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Lebanon considers two options to fund govt

Dec 05

Lebanon considers two options to fund govt

BEIRUT: The Finance Ministry and Central Bank are reviewing ways to finance the country’s needs either through the issuance of new Treasury bills, with possible higher return, or through a swap operation. These remarks came during the meeting between caretaker Finance Minister Ali Hasan Khalil and Central Bank Governor Riad Salameh, who touched on several key financial issues that have a major impact on the government’s finances.

Speaking to reporters after the meeting, Khalil and Salameh reiterated their confidence in the Lebanese pound, brushing off all rumors and speculations that the national currency is under imminent threat.

“I assure you that we are confident of the monetary stability in the country and the status of the lira. All the facts and figures confirm that this matter is firm and unshakable.

“There are political challenges at the state level that reflected directly and indirectly on the financial realities and created a range of challenges,” Khalil said.

In the last few weeks, the availability of sustainable financing for the needs of the state has been hindered,” he added.

He added that the Finance Ministry and the Central Bank were planning to find solutions for this matter.

Khalil allayed fears among the public sector employees that salaries would not be received on time.

The minister’s remarks were in response to growing alarming reports that the state may not be able to meet its financial needs due to the mounting fiscal deficit.

Some international investment banks have warned that Lebanon’s public debt is no longer sustainable in the medium and long-term.

“We have drawn up a mechanism for issuance [of bonds] in the next stage that allows the reinjection of funds through banks after measures taken by the Central Bank, related to certificates of deposit by BDL and the intervention of the bank if the need arises for additional subscriptions,” Khalil explained.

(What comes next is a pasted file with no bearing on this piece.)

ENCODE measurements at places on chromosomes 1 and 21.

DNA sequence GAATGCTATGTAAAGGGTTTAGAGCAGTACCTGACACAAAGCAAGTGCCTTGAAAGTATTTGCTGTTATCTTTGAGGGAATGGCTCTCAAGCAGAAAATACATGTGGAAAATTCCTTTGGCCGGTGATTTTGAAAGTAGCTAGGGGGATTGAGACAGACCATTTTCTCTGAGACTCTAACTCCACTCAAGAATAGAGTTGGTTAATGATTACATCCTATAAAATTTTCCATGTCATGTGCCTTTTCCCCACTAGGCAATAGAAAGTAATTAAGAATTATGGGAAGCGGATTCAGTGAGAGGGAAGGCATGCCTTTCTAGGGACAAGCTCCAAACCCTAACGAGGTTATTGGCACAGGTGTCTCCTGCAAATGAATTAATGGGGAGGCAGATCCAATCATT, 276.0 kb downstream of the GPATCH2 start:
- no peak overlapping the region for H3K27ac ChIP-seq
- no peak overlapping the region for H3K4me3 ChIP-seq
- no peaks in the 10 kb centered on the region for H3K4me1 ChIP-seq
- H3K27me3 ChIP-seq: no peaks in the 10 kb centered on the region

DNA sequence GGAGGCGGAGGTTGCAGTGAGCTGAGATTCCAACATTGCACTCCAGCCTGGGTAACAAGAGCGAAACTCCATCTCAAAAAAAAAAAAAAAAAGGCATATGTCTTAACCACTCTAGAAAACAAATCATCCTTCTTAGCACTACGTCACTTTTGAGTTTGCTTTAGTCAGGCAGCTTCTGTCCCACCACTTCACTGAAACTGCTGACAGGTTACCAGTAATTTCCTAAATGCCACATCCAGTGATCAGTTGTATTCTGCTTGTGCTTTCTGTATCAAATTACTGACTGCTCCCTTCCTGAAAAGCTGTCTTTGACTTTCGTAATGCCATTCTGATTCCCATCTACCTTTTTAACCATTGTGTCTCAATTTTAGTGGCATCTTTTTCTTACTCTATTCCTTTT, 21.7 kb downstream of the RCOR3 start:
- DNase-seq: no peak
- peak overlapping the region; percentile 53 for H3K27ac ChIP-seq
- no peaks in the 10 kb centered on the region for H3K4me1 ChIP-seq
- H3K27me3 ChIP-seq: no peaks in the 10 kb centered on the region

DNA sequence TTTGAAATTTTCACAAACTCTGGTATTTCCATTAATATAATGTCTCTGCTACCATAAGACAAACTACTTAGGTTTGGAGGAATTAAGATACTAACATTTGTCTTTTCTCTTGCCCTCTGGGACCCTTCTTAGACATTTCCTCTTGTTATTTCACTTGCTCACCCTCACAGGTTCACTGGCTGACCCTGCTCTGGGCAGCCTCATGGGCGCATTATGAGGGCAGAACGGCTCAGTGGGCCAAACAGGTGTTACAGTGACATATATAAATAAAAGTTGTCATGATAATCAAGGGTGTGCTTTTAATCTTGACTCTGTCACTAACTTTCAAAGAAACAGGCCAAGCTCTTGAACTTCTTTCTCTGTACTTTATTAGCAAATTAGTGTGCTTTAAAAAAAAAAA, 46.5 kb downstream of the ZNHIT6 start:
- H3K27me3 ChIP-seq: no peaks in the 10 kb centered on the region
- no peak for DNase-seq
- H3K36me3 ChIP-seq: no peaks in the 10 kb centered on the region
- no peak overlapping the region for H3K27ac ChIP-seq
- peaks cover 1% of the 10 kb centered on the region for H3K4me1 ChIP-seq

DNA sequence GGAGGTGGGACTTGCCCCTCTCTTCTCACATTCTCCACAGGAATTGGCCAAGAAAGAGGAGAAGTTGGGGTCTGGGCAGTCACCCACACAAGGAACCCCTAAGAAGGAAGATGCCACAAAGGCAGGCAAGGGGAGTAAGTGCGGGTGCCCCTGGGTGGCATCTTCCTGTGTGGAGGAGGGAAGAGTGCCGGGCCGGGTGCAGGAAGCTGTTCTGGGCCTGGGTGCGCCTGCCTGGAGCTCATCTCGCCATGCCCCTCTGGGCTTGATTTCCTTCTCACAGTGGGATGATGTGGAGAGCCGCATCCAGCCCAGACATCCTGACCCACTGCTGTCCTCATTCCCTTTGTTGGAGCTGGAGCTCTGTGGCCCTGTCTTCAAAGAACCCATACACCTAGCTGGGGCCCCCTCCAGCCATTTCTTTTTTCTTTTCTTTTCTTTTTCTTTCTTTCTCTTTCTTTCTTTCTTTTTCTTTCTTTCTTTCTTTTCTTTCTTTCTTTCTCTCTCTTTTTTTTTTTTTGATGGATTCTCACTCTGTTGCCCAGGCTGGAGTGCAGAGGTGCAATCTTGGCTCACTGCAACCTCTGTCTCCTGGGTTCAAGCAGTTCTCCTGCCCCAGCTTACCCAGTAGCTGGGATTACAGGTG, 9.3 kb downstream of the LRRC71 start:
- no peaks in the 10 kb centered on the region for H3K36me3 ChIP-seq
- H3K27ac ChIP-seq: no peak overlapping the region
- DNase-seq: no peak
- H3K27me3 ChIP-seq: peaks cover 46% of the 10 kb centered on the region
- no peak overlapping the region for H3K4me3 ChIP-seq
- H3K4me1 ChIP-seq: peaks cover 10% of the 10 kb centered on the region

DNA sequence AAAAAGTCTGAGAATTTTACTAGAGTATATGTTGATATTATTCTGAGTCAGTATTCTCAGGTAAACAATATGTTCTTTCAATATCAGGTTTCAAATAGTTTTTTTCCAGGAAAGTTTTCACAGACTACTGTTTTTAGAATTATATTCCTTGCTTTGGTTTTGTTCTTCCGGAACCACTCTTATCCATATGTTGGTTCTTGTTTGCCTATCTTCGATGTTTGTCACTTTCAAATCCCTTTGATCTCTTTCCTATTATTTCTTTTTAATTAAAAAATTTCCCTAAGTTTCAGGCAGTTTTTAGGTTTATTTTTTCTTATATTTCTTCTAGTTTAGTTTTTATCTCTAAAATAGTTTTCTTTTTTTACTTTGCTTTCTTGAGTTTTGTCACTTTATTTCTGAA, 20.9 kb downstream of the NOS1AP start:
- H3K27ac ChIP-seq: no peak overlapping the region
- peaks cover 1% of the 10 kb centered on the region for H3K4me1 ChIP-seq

He added that there are also other areas, institutions and ideas for subscriptions that can help provide liquidity in the country.

“We agreed that this financial and monetary course, apart from the detailed differences between us and the central bank, is not going to continue in the long-term.

“Serious reforms that were pledged during CEDRE conference are needed, but there are also structural reforms related to spending in the country,” the minister said.

Khalil acknowledged that one of the problems that needs to be tackled seriously is the growing number of people joining government agencies, noting that 5,000 new employees joined the civil service in 2018, creating additional burdens.

“We urgently need to take a clear decision to abide by the legal provisions of the grade series and the general budget which have reforms the most important of which is to stop the indiscriminate employment, stop the waste and corruption.

“The other important thing is to take real measures to narrow the gap in the balance of payments and the balance of trade that drains the potential of Lebanon in foreign currencies,” he added.

Sources told The Daily Star that Salameh prefers to raise the interest rates on Eurobonds and Treasury bills to be in line with the market rates, while Khalil opposes such a move because it would reflect negatively on the fiscal deficit.

According to figures released by the Association of Banks in Lebanon, the face value of outstanding Treasury securities denominated in Lebanese pounds reached LL72.05 trillion ($47.8 billion) at the end of October 2018, compared to LL73.22 trillion at the end of October 2017.

The weighted interest rate on Lebanese Treasury securities denominated in Lebanese pounds was 6.13 percent in October 2018 compared to 6.36 percent in October 2017.

Sources said the other option was to make another swap operation.

Earlier this year, the Finance Ministry issued a $5.5 billion four-tranche Eurobond that it swapped with LL8.25 trillion worth of Lebanese pound-denominated Treasury bills from Banque du Liban’s portfolio.

The Finance Ministry said at the time the issuance covers its refinancing needs and debt servicing in foreign currency until the end of 2018.

It further noted the swap operation would help BdL strengthen its assets in foreign currency through the acquisition of the Eurobonds.

It pointed out that it plans to issue another Eurobond towards the end of the year, or in early 2019, depending on more appropriate conditions in emerging markets.

“We have agreed today on a set of measures that do not negate or eliminate the urgent need for a government that can put all these issues on the table, and take radical decisions that assure the internal and external public opinion that we cannot continue as we are.

“Our investment spending does not exceed 8 percent, compared to 92 percent, which is the current expenditure between salaries, wages, debt service and power deficit.

“We cannot continue this way, we are running out of resources and things go badly,” Khalil said.

Salameh also told reporters that he and Khalil have agreed on a plan to attract funds to through the issuance of bonds.

“We should respect the game of the market and regulate external and internal debt repayment within our capabilities and within the banking sector’s capabilities, achieved through the financial engineering we have done in the last three years,” Salameh said.